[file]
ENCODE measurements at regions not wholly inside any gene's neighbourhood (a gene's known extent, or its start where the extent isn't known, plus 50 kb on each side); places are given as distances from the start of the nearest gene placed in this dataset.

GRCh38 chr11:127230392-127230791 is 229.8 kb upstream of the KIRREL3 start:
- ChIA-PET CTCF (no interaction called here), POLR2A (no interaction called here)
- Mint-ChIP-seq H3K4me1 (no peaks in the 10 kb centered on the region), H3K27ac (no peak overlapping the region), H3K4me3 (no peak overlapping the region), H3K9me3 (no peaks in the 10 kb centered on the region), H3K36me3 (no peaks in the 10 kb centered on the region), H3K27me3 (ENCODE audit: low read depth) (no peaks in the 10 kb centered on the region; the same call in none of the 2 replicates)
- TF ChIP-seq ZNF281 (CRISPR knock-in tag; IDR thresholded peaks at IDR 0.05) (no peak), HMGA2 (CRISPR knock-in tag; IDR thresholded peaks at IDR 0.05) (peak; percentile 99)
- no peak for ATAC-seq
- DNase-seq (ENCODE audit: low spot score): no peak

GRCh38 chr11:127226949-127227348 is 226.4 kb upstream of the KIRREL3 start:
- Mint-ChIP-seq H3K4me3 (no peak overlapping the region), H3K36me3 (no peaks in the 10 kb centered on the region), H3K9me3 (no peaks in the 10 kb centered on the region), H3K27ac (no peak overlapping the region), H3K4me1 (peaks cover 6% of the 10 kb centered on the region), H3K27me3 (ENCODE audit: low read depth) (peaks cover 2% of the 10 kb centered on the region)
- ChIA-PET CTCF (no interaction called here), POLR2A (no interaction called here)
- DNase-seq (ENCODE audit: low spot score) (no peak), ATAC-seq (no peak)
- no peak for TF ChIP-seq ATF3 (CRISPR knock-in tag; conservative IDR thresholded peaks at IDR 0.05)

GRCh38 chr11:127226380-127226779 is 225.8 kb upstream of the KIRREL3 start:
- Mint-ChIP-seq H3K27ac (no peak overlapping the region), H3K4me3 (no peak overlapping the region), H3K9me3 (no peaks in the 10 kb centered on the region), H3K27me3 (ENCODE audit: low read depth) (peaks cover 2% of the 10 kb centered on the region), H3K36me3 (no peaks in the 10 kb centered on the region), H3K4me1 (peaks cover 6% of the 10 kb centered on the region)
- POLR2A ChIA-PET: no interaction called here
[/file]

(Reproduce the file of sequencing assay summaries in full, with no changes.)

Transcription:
ENCODE measurements at regions not wholly inside any gene's neighbourhood (a gene's known extent, or its start where the extent isn't known, plus 50 kb on each side); places are given as distances from the start of the nearest gene placed in this dataset.

GRCh38 chr11:127230392-127230791 is 229.8 kb upstream of the KIRREL3 start:
- ChIA-PET CTCF (no interaction called here), POLR2A (no interaction called here)
- Mint-ChIP-seq H3K4me1 (no peaks in the 10 kb centered on the region), H3K27ac (no peak overlapping the region), H3K4me3 (no peak overlapping the region), H3K9me3 (no peaks in the 10 kb centered on the region), H3K36me3 (no peaks in the 10 kb centered on the region), H3K27me3 (ENCODE audit: low read depth) (no peaks in the 10 kb centered on the region; the same call in none of the 2 replicates)
- TF ChIP-seq ZNF281 (CRISPR knock-in tag; IDR thresholded peaks at IDR 0.05) (no peak), HMGA2 (CRISPR knock-in tag; IDR thresholded peaks at IDR 0.05) (peak; percentile 99)
- no peak for ATAC-seq
- DNase-seq (ENCODE audit: low spot score): no peak

GRCh38 chr11:127226949-127227348 is 226.4 kb upstream of the KIRREL3 start:
- Mint-ChIP-seq H3K4me3 (no peak overlapping the region), H3K36me3 (no peaks in the 10 kb centered on the region), H3K9me3 (no peaks in the 10 kb centered on the region), H3K27ac (no peak overlapping the region), H3K4me1 (peaks cover 6% of the 10 kb centered on the region), H3K27me3 (ENCODE audit: low read depth) (peaks cover 2% of the 10 kb centered on the region)
- ChIA-PET CTCF (no interaction called here), POLR2A (no interaction called here)
- DNase-seq (ENCODE audit: low spot score) (no peak), ATAC-seq (no peak)
- no peak for TF ChIP-seq ATF3 (CRISPR knock-in tag; conservative IDR thresholded peaks at IDR 0.05)

GRCh38 chr11:127226380-127226779 is 225.8 kb upstream of the KIRREL3 start:
- Mint-ChIP-seq H3K27ac (no peak overlapping the region), H3K4me3 (no peak overlapping the region), H3K9me3 (no peaks in the 10 kb centered on the region), H3K27me3 (ENCODE audit: low read depth) (peaks cover 2% of the 10 kb centered on the region), H3K36me3 (no peaks in the 10 kb centered on the region), H3K4me1 (peaks cover 6% of the 10 kb centered on the region)
- POLR2A ChIA-PET: no interaction called here